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Some tips on reading academic texts

Page history last edited by PBworks 12 years, 5 months ago

Some tips on reading academic texts

 

Having a full class schedule and trying to live a normal life or work a job on top of it can leave very little time for reading and class preparation. It's very important that you get the most out of your time whenever you sit down to do schoolwork. Here are some suggestions for making the most of your reading. I hope they are helpful.

 

Carry your reading with you- have a book with you and pull it out when you are waiting in line or stopping for lunch or whatever. While you might only get a little bit read, those little bits add up

 

If you can, set aside regular blocs of time for reading- if at all possible, make a part of your schedule consist of reading - even if only for 15 minutes to an hour every couple of days, make a habit of it and stick to it.

 

Don't be afraid to skim- its best to read things carefully, but there are times when you just have to get through it. It's better for most classes that you have a good general idea about the whole of the assignment. Some good ways to skim include reading the first and last lines of each paragraph, or 'speed reading' by letting your eyes zoom over the page, picking up words along the way and getting a very general idea of the concepts being discussed. Make a habit of finishing your reading, even if it means skimming to do it.

 

It's alright to mark in your books- underline, hi-light, jot notes in the margins. All of that is good to do. Also, Post-It makes little sticky flags that you can use to mark the pages, if you don't want to permanently mark the book. Whatever you do, do something to help you find the important parts later when you come back to look at the reading again.

 

Come back and look at the reading again- reading is good, but re-reading is the best. You don't always have to re-read every word, but looking over it again (with the help of your marks) to get a solid hold on the important parts is very helpful.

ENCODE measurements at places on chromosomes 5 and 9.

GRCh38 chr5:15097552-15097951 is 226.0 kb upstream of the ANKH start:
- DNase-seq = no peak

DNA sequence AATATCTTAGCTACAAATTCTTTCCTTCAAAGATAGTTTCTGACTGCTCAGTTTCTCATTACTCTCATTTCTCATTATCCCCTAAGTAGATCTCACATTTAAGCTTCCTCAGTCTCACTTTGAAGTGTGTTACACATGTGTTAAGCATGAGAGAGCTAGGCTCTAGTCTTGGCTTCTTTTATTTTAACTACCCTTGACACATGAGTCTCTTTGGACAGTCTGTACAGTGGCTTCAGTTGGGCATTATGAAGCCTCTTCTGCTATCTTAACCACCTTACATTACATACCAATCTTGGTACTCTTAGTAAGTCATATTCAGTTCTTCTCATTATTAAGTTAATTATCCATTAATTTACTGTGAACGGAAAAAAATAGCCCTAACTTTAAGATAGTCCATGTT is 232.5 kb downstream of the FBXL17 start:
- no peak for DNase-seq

Take notes as you read- have a pen(cil) and paper nearby when you read, and write down notes. What kind of notes? It depends. Are there questions the professor has given to guide your reading? Then your notes would be answers to those questions that you find in the text. Is there a 'main idea' the author is trying to convey? Then write notes to help you figure out what that is. The possibilities are many - it depends very much on the context.

 

Use the themes of the class to guide your reading- most often you aren't reading to learn everything about a text, but rather you are searching for the specific things that apply to the themes and discussions going on in the class. Use these themes as guides to help you concentrate on what is most important in the text. Doing that can help you figure out which parts you should read more carefully and what it's okay to just 'skim' through.

 

Talk to other people about the reading- this is perhaps the most helpful thing of all. Have discussions with your classmates (or anyone who will listen) about what you are reading. Can you re-state the author's arguments in your own words? Does your reading agree with what you're hearing from your classmates who have also read it, or does it differ, and why? Talking to people will help you clarify and think through difficult texts. It is an essential part of the academic process.

 

 

I hope some of these suggestions are helpful. If you think of others, or have suggestions for how I could say what is already here better, let me know, and I will update the page.

 

 

            Good luck, and welcome to the class!

 

 

 

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